Wednesday, August 17, 2011
People: Not One of Your Common Surgeons
Born in Scotland some time in the 1660s, Wafer (or Weaver as it is occasionally spelled) had an ear for languages from an early age. As a child he spoke not only English but Scottish and Irish Gaelic. In 1677 he signed aboard the merchant Great Ann as surgeon’s mate, and it may have been at sea that he learned to doctor.
Great Ann was bound for the Far East which meant that young Lionel experienced places like Java, China and India. He also doubtless learned how to treat a myriad of tropical diseases and common seafaring injuries. When Great Ann returned to England some time in 1679, Wafer could rightly call himself a surgeon.
That same year, Wafer seems to have shipped aboard an unknown vessel bound for the Caribbean as either surgeon’s mate or surgeon proper. According to Philip Gosse in The Pirate’s Who’s Who, Wafer deserted at Port Royal where he hung out his shingle as physician to the local buccaneers. Although Wafer does not mention desertion in his best seller, A New Voyage and Description of the Isthmus of America published in 1699, he does portray himself set up as a doctor in Jamaica when he meets buccaneer captains Lynch and Cook. These two convince Wafer to join them in the ill fated South Sea adventure commanded by captains Sharp and Sawkins. Wafer, eager for Spanish gold, signs on as surgeon.
This debacle, documented by both Basil Ringrose and William Dampier, led to ill feelings among the large group of buccaneers who headed for Panama City. Wafer fell in with the most stringently anti-Sharp faction, a group of men that ended up deserting their ships and setting out to walk through the Darien back to the Atlantic. It must be said that Wafer was probably a very competent physician as most of his fellows survived the miserable trek. The old Panamanian proverb that the Darien jungle can kill you in a thousand different ways certainly held true for this headstrong band, however.
Dr. Wafer came very close to being one of those casualties himself when a fellow mutineer was trying to dry out black powder with extremely bad results. As Wafer describes it:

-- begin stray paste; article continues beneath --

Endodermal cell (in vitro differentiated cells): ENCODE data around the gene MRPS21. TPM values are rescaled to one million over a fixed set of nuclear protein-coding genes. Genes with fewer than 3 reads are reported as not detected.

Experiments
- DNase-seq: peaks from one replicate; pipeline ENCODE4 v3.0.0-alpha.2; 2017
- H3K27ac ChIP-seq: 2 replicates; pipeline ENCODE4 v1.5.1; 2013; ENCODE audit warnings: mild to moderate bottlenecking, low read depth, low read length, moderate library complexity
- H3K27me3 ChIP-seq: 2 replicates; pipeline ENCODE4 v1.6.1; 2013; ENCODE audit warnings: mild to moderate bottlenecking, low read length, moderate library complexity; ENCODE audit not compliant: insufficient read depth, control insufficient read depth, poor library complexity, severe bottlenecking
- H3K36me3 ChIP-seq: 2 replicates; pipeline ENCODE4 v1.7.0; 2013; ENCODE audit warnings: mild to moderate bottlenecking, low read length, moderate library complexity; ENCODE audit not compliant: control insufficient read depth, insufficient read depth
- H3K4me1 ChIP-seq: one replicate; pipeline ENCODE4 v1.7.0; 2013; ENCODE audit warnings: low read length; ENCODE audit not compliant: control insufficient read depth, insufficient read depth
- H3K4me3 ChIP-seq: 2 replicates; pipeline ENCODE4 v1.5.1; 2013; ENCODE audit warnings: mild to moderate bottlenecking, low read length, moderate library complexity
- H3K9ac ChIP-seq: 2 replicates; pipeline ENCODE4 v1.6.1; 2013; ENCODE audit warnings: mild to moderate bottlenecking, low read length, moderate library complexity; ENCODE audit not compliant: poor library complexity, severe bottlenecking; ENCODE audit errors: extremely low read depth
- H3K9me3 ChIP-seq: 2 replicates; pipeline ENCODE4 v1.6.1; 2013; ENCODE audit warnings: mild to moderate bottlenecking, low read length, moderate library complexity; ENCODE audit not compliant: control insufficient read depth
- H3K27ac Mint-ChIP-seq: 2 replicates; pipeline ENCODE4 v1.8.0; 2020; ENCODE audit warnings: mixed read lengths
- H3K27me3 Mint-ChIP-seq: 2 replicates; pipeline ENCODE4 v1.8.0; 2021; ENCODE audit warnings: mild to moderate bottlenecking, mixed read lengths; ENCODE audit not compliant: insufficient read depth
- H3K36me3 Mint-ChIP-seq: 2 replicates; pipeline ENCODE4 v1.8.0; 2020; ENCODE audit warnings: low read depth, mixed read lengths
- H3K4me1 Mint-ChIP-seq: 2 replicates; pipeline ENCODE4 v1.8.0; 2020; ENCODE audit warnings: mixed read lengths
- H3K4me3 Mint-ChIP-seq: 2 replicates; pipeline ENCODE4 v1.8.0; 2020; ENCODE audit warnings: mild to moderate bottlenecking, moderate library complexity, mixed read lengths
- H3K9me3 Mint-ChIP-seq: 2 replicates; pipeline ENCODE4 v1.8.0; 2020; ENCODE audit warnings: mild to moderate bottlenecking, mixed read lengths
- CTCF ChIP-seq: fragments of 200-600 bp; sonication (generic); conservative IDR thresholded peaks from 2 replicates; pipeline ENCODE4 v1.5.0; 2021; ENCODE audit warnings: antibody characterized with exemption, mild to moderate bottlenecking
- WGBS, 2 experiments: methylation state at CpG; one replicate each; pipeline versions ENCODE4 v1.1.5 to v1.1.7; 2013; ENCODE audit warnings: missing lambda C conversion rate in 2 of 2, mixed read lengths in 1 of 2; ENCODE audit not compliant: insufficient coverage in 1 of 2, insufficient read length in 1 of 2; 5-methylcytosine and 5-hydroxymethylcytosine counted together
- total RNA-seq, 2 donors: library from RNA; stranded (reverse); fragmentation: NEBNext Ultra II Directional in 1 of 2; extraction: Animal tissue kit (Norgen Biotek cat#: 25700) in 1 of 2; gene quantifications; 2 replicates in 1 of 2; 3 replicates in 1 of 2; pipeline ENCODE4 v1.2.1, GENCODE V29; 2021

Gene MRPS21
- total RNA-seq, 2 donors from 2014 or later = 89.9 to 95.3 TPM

I was sitting on the ground near one of our men, who was drying of gunpowder in a silver plate; but not managing it as he should, it blew up and scorched my knee to that degree that the bone was left bare, the flesh being torn away, and my thigh burnt for a great way above it.
Wafer managed to bandage himself up with what he had in his knapsack but he had trouble keeping up with his mates, who were eager to move on. As he put it, “… I made hard shift to jog on.” The man who did not manage as he should with the powder died of his far more serious wounds.
Most likely because of his injury, Dr. Wafer fell behind his band. He was taken in by a local native group headed by Chief Lacentra who at first seemed bent on killing him. The Chief’s first wife was ill when Wafer arrived at the village and Wafer managed to lift her fever by expertly bleeding her. Lacentra was so grateful that he spared the doctor’s life. For some months the Chief would not allow Wafer out of his sight, which greatly dismayed the doctor as he wished desperately to press on to the Atlantic and return to Jamaica. Wafer made the best of his virtual captivity, however. He learned the language and customs of his host’s people and documented the local flora and fauna in journals that would later form the basis for his book. Wafer’s expertise would draw him into Scotland’s ill-fated attempt to colonize the Darien late in his life.
After almost eight years in the South Sea and Panama, Wafer made it back to Jamaica through the good graces of privateer William Dampier. By 1688, Wafer had accepted the King’s General Pardon of Pyrates, and begun practicing in Philadelphia. We next hear of him in 1691, when he is back in England. His book was published in 1695 and it is around the time that he was approached by a group of Scottish Lords for information on the Darien and the Isthmus of Panama. It does not appear that Wafer returned to the New World, but maps based on his experiences were used by the Scottish colonists who eventually sailed for what they would call New Caledonia some time in 1698.
Much like his contemporary and fellow physician Alexander Exquemelin, Lionel Wafer became a respected author in his old age. He retired from medicine and moved to a comfortable home in London where, again according to Gosse, he died in 1705.
Header: Copperplate depicting Chief Lacentra and his people from Lionel Wafer’s A New Voyage c 1699